I know times are difficult right now, but every little bit helps. If you can't manage financial donations, we'd love it if you'd keep us and these families in your thoughts and prayers. You came through for these kids in such a big way last year. We hope you will considering doing so again.

My sincerest thanks,
Anna Bolton and family

P.S. If you have any questions, suggestions, or concerns, please feel free to email me at

P.P.S. If you do not feel secure about donating online but would like to donate, we would also appreciate checks. Please email me at the address above for details.

Monday, November 5, 2012

Playing the Waiting Game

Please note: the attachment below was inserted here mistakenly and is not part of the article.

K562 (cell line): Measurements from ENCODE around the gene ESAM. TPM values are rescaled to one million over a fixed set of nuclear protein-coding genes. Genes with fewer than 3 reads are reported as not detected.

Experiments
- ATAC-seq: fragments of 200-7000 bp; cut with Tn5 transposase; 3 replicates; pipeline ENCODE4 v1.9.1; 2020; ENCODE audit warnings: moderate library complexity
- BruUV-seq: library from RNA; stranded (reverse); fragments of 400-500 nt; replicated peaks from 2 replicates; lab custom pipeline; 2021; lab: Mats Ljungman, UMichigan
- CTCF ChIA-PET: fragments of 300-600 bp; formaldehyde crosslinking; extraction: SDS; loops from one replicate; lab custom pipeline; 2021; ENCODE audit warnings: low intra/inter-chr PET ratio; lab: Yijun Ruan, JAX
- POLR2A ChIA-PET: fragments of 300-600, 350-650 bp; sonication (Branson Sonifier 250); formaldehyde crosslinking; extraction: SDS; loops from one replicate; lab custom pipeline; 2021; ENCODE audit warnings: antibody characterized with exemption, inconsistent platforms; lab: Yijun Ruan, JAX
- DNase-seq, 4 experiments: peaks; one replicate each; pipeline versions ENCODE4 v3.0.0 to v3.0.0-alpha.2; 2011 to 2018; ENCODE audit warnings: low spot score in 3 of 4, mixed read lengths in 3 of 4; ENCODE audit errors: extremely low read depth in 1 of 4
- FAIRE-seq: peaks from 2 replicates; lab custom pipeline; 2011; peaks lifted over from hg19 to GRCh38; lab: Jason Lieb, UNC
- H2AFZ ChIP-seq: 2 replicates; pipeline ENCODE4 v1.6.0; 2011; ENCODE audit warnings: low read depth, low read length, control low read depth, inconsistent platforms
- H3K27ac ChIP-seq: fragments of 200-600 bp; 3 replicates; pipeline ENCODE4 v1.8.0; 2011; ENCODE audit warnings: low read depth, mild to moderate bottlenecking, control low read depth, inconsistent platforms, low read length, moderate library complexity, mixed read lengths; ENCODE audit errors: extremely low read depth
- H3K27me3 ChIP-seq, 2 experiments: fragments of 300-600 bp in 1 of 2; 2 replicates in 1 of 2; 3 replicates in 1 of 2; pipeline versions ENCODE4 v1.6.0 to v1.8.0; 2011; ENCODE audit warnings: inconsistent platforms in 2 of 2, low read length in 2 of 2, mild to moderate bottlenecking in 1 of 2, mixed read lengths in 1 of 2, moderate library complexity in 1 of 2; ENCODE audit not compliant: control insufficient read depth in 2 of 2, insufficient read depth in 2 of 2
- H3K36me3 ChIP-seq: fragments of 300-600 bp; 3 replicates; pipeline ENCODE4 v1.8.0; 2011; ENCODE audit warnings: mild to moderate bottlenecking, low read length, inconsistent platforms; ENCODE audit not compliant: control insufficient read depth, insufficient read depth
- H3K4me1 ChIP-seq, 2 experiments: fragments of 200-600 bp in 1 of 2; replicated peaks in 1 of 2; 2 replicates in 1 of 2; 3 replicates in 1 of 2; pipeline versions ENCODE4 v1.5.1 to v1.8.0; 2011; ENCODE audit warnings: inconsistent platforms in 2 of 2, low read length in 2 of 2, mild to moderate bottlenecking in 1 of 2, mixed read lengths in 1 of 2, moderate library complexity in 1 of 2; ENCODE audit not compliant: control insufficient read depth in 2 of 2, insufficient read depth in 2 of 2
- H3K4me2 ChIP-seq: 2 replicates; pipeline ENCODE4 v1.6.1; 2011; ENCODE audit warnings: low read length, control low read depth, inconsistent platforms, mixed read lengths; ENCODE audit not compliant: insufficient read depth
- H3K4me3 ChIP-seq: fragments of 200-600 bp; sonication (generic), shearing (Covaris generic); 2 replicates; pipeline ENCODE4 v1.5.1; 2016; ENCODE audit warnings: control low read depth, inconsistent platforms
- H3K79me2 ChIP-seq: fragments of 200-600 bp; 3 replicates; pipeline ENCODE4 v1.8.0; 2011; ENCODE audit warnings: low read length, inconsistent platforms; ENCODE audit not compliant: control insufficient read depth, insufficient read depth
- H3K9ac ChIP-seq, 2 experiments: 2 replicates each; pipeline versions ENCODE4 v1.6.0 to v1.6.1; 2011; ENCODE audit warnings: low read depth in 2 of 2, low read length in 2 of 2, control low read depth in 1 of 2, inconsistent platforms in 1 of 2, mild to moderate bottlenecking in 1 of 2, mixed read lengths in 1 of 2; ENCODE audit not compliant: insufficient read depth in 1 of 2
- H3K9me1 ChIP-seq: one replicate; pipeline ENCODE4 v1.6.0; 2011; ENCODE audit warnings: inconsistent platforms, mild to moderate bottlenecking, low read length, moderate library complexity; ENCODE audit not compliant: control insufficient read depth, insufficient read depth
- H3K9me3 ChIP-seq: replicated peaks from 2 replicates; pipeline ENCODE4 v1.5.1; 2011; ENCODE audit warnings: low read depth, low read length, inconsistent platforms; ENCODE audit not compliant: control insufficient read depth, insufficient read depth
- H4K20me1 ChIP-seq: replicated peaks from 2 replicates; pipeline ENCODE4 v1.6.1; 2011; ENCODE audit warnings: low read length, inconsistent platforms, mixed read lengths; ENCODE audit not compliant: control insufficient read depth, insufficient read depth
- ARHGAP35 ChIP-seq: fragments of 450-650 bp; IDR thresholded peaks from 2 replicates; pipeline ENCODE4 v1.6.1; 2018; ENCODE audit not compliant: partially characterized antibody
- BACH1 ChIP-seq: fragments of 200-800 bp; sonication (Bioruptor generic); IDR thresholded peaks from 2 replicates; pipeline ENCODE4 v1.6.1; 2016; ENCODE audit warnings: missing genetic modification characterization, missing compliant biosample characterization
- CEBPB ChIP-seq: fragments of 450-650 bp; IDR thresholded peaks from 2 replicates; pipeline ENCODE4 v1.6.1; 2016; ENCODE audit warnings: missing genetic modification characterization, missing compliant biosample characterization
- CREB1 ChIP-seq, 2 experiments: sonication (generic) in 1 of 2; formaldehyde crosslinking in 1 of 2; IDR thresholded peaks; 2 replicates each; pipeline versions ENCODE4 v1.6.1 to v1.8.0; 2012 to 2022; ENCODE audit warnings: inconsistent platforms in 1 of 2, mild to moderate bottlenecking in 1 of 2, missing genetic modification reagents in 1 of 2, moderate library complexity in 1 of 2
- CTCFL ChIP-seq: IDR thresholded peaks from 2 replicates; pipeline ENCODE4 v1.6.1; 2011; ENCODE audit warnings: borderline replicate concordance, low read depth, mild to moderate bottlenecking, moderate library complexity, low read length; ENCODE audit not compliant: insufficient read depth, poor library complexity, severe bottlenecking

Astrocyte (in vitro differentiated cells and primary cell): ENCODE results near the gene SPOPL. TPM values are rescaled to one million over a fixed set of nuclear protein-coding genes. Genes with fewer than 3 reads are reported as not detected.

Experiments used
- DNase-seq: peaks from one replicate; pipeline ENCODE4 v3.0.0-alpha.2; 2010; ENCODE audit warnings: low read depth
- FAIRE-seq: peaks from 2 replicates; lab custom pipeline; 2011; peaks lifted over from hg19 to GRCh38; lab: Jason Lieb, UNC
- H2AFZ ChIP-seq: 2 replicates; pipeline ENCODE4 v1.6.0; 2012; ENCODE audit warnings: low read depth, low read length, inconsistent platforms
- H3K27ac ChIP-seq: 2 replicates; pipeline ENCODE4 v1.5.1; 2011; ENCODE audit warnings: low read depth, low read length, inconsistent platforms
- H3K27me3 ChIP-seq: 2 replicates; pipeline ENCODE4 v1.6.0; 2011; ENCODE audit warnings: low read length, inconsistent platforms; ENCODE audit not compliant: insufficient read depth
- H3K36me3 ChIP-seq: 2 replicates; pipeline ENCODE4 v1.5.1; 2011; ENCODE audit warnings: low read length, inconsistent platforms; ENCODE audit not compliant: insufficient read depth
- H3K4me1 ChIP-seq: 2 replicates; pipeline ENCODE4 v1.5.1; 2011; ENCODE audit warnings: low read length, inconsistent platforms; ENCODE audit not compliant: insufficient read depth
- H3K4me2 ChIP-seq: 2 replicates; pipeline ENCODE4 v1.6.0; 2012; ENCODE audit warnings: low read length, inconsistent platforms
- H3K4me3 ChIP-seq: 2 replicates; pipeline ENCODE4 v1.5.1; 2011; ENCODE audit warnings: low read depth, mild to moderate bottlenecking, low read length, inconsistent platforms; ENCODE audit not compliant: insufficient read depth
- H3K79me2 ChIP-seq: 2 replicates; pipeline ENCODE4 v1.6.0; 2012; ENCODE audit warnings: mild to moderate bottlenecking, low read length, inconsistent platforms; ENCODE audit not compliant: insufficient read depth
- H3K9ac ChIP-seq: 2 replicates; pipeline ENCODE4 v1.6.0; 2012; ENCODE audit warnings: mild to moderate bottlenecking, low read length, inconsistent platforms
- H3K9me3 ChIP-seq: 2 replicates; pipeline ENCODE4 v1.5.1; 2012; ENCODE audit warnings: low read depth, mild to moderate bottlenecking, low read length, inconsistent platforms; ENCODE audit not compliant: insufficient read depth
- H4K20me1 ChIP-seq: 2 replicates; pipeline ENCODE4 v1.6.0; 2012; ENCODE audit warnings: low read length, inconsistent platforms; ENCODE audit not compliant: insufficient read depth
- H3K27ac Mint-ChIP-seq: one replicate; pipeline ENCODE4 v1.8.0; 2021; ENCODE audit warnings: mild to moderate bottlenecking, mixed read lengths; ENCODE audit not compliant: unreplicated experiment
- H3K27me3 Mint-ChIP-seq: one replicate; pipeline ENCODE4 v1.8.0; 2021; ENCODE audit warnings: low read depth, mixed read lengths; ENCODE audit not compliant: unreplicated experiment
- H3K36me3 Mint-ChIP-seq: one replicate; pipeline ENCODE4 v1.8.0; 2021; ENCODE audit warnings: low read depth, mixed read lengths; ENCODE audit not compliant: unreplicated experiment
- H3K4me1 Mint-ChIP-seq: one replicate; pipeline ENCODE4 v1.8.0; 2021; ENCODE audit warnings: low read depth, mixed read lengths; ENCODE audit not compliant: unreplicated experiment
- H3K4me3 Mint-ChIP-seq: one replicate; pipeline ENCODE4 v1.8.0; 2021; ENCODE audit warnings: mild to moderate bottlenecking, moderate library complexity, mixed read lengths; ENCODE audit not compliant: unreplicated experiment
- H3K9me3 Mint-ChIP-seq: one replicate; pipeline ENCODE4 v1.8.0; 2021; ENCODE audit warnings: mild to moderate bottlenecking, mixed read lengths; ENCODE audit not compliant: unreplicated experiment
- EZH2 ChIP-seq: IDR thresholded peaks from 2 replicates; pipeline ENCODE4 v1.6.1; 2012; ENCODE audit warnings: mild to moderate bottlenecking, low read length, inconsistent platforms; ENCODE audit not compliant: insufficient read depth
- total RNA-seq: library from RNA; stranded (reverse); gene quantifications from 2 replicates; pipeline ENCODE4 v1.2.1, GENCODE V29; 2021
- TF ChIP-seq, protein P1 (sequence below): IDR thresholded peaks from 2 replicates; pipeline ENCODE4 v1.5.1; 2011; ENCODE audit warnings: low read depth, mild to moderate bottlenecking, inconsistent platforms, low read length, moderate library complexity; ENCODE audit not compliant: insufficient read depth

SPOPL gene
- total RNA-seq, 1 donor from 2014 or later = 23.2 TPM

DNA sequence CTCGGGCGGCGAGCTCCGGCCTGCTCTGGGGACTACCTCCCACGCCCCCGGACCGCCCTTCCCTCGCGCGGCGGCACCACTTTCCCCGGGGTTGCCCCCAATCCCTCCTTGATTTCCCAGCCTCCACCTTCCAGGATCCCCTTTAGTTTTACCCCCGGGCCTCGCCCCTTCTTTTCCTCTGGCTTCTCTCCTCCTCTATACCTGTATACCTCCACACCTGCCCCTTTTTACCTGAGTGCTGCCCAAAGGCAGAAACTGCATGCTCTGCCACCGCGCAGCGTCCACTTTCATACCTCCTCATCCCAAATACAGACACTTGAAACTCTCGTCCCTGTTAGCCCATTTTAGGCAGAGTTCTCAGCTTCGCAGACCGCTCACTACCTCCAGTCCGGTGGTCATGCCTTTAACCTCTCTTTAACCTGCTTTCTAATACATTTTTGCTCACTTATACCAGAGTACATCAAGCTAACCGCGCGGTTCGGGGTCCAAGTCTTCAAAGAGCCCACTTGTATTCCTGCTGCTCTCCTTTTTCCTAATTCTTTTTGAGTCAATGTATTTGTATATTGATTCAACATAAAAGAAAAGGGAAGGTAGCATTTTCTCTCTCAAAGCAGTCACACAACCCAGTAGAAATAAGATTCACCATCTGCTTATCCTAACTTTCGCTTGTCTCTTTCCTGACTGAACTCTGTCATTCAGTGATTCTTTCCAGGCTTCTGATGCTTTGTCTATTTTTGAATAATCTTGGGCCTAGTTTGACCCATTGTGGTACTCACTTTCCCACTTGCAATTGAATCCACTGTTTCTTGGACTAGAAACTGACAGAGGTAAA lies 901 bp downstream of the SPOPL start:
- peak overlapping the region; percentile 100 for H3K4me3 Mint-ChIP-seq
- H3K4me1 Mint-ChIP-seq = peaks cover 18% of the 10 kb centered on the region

An old friend of mine (hi, Lisa) has been pestering me to update my blog, but seriously, there isn't much to say. My little boy, who was in the hospital for a not-so-serious case of malaria, is out and is supposedly much better. I have received lots of new pictures of him and his sister, Kina. The most recent picture shows Kina with a laughing, wide genuine smile, finally! It is so good to see her happy. In other news, all the kids with my agency have moved to different, nicer orphanage with bunk beds and mosquito nets. Other than that, there is truly not much to tell. I have received many documents, but I am still waiting on the courts to issue birth certificates, an acte of adoption, passports, visas, etc. Looks like we will be traveling to Kinshasa sometime between January and May--a wide range, I know! In the meantime, we are working on vaccinations (we need many, including yellow fever-yikes!). I still need to clean out my guest room, which will become the kids' shared bedroom. So much work to do, but all of it will be worth it. As for the baby's name, every time I think I have settled on something, uncertainty creeps into my mind and I start thinking about another. Any name suggestions, friends?